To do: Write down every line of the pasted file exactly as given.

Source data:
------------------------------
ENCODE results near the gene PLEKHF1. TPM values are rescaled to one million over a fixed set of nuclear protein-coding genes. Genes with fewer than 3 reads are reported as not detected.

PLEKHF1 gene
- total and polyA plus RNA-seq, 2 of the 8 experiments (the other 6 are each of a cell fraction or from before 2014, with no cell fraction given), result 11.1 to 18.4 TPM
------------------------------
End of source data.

ENCODE results near the gene PLEKHF1. TPM values are rescaled to one million over a fixed set of nuclear protein-coding genes. Genes with fewer than 3 reads are reported as not detected.

PLEKHF1 gene
- total and polyA plus RNA-seq, 2 of the 8 experiments (the other 6 are each of a cell fraction or from before 2014, with no cell fraction given), result 11.1 to 18.4 TPM